Proposed Clean Water Act Rule is More Federal Overreach, Builders Tell Congress
June 17, 2014
A proposed rule recently released by the Environmental Protection Agency (EPA) and U.S. Army Corps of Engineers (Corps) to expand the reach of the Clean Water Act could increase the cost of new homes without a corresponding benefit to America's lakes, rivers and other water bodies, the National Association of Home Builders (NAHB) told Congress during a hearing recently.
According to the National Association of Home Builders, expanding federal authority under the Clean Water Act would greatly increase the number of construction sites required to obtain appropriate permits, which would also delay, impede and raise the cost of construction projects. Moreover, this would add to the exorbitant backlog of permits, which currently range from 15,000 to 20,000.
"The rule will increase federal regulatory power over private property and will lead to increased litigation, permit requirements and lengthy delays for any business trying to comply," said NAHB Chairman Kevin Kelly, a home builder and developer from Wilmington, Del., said during a hearing before the House Transportation and Infrastructure Committee's Subcommittee on Water Resources and the Environment. "This proposal would unnecessarily impose additional regulations that would make it more difficult for our industry to provide homes at an affordable price point.”
This effort to clarify the definition of “waters of the United States” is being done in light of the U.S. Supreme Court cases in U.S. v. Riverside Bayview Homes, Solid Waste Agency of Northern Cook County v. U.S. Army Corps of Engineers (SWANCC), and Rapanos v. United States (Rapanos).
Kelly said that the proposal is inconsistent with prior U.S. Supreme Court rulings that established limits to federal jurisdiction over isolated wetlands and ephemeral streams. The proposed rule to clarify protection under the Clean Water Act for streams and wetlands fails to appropriately recognize the states' authority to regulate what have historically been deemed "state waters."
"Clearly, this is not what Congress intended when it enacted the Clean Water Act or told the EPA and the Corps to clarify its jurisdictional reach," said Kelly. "Rather than adding new protections for our nation's water resources, this proposed rule inappropriately shifts the jurisdictional authority of most waters to the federal agencies. If the EPA and Corps are interested in developing a meaningful and balanced rule, they must take a more methodical and sensible approach."
The EPA extended the rule's public comment period from July 21 until Oct. 20, 2014.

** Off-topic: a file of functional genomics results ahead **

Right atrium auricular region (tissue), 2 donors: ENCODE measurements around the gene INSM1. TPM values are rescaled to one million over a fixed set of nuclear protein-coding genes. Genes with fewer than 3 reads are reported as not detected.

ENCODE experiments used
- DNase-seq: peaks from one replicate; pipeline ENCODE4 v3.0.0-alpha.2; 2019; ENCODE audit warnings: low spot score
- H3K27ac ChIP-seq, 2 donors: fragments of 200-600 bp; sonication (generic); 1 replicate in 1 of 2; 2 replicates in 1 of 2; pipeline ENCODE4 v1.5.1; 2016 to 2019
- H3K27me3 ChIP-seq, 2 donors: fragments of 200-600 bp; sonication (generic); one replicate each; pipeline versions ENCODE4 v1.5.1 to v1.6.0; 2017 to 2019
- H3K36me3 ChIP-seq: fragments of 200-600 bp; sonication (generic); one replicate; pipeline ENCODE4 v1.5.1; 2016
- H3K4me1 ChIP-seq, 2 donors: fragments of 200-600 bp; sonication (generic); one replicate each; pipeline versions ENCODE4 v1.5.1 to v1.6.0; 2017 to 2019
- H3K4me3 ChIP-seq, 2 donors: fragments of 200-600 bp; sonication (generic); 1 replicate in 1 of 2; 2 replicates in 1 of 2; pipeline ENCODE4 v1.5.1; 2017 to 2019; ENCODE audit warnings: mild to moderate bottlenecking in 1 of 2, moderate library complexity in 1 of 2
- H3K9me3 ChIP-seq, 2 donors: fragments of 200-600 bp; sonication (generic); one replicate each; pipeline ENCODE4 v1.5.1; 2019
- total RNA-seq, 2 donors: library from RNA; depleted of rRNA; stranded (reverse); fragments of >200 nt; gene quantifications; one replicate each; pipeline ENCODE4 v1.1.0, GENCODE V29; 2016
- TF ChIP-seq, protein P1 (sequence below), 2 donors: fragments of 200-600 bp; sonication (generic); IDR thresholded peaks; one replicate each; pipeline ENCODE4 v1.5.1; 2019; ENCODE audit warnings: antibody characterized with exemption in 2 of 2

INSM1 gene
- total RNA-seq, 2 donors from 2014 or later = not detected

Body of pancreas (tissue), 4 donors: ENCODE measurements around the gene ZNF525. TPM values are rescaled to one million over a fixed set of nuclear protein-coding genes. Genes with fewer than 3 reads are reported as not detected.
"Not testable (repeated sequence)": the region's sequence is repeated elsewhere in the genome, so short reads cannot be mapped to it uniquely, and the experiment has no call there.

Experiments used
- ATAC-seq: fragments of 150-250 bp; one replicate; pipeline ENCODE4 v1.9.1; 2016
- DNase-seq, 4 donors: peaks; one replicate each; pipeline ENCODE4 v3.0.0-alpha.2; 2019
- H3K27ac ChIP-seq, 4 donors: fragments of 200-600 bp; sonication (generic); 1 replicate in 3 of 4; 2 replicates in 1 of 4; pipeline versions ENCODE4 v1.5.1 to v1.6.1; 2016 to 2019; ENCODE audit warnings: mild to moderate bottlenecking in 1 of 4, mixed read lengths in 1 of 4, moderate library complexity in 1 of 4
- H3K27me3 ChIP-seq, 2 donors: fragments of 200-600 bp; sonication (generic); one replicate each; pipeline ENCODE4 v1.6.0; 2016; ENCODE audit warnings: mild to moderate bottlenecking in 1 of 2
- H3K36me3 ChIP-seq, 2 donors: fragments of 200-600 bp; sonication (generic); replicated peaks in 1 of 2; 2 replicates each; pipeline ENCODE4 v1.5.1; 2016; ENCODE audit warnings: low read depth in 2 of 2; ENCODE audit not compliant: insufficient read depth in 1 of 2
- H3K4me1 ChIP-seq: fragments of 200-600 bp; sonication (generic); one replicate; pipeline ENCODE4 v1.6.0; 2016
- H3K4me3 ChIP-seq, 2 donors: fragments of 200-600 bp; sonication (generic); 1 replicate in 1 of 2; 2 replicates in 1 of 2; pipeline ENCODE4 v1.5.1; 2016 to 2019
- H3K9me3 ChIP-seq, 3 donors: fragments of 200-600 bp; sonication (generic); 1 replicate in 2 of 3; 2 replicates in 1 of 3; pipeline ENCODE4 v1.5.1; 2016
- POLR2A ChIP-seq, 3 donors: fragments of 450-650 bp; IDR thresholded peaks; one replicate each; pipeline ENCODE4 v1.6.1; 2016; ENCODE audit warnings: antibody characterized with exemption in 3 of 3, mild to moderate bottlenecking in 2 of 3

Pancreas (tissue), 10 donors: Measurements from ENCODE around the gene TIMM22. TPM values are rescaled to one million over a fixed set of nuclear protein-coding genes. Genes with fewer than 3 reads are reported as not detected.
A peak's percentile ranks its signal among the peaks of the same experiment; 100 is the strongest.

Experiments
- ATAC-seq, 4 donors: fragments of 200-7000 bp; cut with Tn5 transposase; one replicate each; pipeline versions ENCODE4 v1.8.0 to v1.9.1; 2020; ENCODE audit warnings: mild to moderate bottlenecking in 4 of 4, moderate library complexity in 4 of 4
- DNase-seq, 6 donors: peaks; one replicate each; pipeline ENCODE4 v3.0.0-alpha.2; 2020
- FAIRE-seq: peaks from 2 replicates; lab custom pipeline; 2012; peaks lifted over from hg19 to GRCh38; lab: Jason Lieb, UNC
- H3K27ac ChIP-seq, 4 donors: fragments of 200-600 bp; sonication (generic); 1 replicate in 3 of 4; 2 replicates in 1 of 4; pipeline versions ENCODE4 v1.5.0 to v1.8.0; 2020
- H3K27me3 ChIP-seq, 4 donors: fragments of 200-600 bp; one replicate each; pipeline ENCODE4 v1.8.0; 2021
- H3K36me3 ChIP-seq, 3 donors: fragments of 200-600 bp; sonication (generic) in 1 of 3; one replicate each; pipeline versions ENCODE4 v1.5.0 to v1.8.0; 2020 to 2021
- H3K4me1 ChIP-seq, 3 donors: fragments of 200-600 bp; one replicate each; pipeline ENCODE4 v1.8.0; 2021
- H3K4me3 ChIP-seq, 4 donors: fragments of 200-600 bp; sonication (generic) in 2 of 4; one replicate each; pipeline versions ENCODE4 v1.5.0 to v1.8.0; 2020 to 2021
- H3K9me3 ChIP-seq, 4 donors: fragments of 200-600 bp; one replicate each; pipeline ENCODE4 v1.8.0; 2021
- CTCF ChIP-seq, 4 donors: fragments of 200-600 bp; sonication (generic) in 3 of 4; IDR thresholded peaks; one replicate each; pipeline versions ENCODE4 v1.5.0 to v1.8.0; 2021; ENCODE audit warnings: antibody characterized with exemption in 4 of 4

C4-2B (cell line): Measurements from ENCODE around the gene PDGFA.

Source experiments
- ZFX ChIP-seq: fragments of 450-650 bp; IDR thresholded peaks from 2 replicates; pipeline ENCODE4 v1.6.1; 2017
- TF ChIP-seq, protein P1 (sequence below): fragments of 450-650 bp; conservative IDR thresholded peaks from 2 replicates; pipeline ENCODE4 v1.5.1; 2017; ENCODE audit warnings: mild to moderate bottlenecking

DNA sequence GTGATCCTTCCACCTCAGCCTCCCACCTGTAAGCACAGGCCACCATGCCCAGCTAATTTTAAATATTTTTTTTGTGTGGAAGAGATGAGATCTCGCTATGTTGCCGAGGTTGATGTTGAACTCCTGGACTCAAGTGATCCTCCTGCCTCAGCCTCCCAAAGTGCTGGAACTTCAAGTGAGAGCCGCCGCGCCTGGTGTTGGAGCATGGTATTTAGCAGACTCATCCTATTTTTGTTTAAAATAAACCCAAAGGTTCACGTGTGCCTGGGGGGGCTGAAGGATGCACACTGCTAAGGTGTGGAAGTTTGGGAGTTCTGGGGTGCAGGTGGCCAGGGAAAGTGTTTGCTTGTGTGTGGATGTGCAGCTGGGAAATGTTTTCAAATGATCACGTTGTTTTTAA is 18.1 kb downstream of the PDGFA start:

The most substantial change is the proposed deletion of the existing regulatory provision that defines “waters of the United States” as all other waters such as intrastate lakes, rivers, streams (including intermittent streams), mudflats, sandflats, wetlands, sloughs, prairie potholes, wet meadows, playa lakes, or natural ponds, the use, degradation or destruction of which could affect interstate or foreign commerce including any such waters: Which are or could be used by interstate or foreign travelers for recreational or other purposes; from which fish or shellfish are or could be taken and sold in interstate or foreign commerce; or which are used or could be used for industrial purposes by industries in interstate commerce. 33 CFR 328.3(a)(3); 40 CFR 122.2. Under the proposed rule, these “other waters” (those which do not fit within the proposed categories of waters jurisdictional by rule) would only be jurisdictional upon a case-specific determination that they have a significant nexus as defined by the proposed rule. Waters in a watershed in which there is no connection to a traditional navigable water, interstate water or the territorial seas would not be “waters of the United States.” In addition, the proposed rule would for the first time explicitly exclude some features and waters over which the agencies have not generally asserted jurisdiction and in so doing would eliminate the authority of the agencies to determine in case specific circumstances that some such waters are jurisdictional “waters of the United States.”
“Waters of the United States” for all sections of the Clean Water Act mean:
- All waters which are currently used, were used in the past, or may be susceptible to use in interstate or foreign commerce, including all waters which are subject to the ebb and flow of the tide;
- All interstate waters, including interstate wetlands;
- The territorial seas;
- All impoundments of a traditional navigable water, interstate water, the territorial seas or a tributary;
- All tributaries of a traditional navigable water, interstate water, the territorial seas or impoundment;
- All waters, including wetlands, adjacent to a traditional navigable water, interstate water, the territorial seas, impoundment or tributary; and
- On a case-specific basis, other waters, including wetlands, provided that those waters alone, or in combination with other similarly situated waters, including wetlands, located in the same region, have a significant nexus to a traditional navigable water, interstate water or the territorial seas.
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